LONDON (Reuters) - Flies who play the mating game while also living with their brothers are gentler to females during sex and tend to hassle them less, according a study by British scientists.
The study found that unrelated male flies compete more fiercely for female attention than related flies, pestering them more often for sex and leaving them little time to sleep or eat.
“Brothers don’t need to compete so much with each other for female attention since their genes will get passed on if their sibling mates successfully anyway,” said Dr Tommaso Pizzari of Oxford University’s zoology department, who led the study.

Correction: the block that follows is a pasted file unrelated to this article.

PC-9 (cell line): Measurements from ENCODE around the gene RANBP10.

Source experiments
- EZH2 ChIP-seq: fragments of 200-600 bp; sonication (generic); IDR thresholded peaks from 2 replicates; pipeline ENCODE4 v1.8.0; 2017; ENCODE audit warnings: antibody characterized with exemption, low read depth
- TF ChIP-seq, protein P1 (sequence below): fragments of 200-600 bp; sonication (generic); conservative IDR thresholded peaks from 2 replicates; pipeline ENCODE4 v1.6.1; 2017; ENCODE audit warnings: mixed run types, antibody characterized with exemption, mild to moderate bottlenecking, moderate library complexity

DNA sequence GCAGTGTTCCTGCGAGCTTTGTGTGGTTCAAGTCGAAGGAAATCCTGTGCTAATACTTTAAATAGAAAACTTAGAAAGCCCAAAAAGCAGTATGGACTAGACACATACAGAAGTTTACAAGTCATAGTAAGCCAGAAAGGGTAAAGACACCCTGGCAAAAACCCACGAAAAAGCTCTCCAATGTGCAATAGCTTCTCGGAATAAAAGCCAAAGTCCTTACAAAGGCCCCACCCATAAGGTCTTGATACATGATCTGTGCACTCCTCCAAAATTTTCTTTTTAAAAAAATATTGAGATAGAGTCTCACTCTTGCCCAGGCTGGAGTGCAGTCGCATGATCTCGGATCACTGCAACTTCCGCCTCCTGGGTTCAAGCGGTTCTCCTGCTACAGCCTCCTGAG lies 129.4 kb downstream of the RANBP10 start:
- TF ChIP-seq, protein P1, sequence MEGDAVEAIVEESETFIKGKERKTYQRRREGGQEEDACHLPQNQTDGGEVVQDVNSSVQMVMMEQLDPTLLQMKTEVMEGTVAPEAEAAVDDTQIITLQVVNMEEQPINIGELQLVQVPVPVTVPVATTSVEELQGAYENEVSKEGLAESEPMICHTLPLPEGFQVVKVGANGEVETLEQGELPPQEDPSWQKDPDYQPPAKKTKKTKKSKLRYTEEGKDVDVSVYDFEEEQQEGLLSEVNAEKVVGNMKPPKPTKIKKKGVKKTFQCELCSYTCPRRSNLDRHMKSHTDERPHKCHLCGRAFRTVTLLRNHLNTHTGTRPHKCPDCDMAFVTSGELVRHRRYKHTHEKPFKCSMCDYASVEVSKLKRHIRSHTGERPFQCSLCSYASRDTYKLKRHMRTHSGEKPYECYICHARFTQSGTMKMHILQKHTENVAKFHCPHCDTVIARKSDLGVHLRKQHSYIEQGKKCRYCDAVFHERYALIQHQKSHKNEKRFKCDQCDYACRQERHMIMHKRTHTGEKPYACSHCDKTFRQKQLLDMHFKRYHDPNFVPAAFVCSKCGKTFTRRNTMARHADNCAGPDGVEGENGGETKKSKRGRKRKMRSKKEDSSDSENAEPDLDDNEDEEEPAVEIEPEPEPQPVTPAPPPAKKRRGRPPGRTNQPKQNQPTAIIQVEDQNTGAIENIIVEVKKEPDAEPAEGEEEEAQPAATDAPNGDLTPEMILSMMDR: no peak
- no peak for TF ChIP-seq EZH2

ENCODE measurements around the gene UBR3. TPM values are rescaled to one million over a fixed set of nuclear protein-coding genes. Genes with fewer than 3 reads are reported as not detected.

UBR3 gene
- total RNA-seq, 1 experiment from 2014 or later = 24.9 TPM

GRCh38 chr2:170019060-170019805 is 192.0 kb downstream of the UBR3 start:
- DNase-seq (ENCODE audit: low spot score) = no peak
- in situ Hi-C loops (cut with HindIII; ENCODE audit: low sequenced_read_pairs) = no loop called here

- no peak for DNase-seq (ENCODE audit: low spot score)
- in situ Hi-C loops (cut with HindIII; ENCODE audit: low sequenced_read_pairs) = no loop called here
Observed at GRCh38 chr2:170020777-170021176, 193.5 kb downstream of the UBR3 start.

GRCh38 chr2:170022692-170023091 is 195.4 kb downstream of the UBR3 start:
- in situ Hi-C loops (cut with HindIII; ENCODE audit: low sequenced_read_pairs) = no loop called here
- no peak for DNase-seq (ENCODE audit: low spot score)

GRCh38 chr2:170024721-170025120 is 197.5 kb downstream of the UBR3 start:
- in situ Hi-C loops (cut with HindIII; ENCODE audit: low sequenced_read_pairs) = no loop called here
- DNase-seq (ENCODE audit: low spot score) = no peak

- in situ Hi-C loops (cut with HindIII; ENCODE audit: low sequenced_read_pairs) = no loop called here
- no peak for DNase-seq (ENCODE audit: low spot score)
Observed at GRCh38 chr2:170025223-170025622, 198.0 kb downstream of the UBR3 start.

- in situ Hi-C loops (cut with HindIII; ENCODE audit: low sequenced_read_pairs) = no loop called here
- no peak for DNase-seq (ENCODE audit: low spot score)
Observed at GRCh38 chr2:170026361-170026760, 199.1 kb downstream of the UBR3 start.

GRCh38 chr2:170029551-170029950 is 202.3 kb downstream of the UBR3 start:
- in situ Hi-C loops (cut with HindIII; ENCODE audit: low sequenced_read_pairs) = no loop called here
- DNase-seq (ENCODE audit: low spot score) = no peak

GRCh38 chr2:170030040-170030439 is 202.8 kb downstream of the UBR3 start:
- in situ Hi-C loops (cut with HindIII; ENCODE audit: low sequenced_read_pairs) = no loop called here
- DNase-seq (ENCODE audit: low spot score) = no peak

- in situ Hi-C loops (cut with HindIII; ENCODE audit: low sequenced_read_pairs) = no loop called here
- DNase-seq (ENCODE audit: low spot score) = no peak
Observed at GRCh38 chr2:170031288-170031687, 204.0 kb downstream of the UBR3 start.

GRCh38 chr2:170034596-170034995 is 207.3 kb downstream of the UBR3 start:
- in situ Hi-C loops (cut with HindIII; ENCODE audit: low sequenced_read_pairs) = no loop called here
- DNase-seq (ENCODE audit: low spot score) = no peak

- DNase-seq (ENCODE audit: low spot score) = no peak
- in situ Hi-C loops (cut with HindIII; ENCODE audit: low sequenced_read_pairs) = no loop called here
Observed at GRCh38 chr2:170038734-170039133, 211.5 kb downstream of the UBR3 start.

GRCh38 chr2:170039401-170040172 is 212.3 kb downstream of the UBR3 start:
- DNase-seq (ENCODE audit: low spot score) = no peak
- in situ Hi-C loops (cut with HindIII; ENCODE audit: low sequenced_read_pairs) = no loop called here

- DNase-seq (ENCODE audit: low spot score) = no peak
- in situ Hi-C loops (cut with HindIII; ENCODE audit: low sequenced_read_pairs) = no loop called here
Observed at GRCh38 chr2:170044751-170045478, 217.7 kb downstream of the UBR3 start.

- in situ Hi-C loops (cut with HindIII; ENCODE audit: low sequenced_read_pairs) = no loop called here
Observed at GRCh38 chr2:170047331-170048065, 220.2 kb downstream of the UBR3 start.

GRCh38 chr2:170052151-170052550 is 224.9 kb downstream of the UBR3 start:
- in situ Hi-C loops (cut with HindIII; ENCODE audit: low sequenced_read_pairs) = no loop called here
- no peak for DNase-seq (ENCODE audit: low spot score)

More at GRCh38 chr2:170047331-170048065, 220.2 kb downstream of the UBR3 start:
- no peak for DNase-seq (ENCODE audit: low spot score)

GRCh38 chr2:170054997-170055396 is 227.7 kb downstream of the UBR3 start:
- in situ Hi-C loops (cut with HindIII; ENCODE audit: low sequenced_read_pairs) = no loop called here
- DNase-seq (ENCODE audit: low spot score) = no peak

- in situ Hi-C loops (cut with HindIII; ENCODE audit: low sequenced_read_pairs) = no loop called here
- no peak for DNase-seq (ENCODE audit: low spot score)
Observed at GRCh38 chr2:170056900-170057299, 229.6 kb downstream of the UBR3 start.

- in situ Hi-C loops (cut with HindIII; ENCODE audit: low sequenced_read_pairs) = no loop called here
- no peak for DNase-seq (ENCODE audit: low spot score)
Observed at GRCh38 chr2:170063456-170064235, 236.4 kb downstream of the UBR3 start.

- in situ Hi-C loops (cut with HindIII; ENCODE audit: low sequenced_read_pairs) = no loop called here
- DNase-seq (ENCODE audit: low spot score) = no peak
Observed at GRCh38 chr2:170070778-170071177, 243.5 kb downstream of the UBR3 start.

“Their more relaxed attitude to mating results in fewer fights and they also harm the females less as their courting is not so aggressive.”
The scientists also found that female mates of competing unrelated flies tend to have shorter reproductive lives and produce fewer offspring when males constantly harass them.
According to the research, published in the journal Nature on Wednesday, fly courtship is complex and involves a kind of foreplay of singing and genital licking.
“Repeated harassment of this sort may physically damage females as well as leaving them less time to get the food and rest they require for a healthy life,” Pizzari said.
Reporting by Kate Kelland, editing by Gareth Jones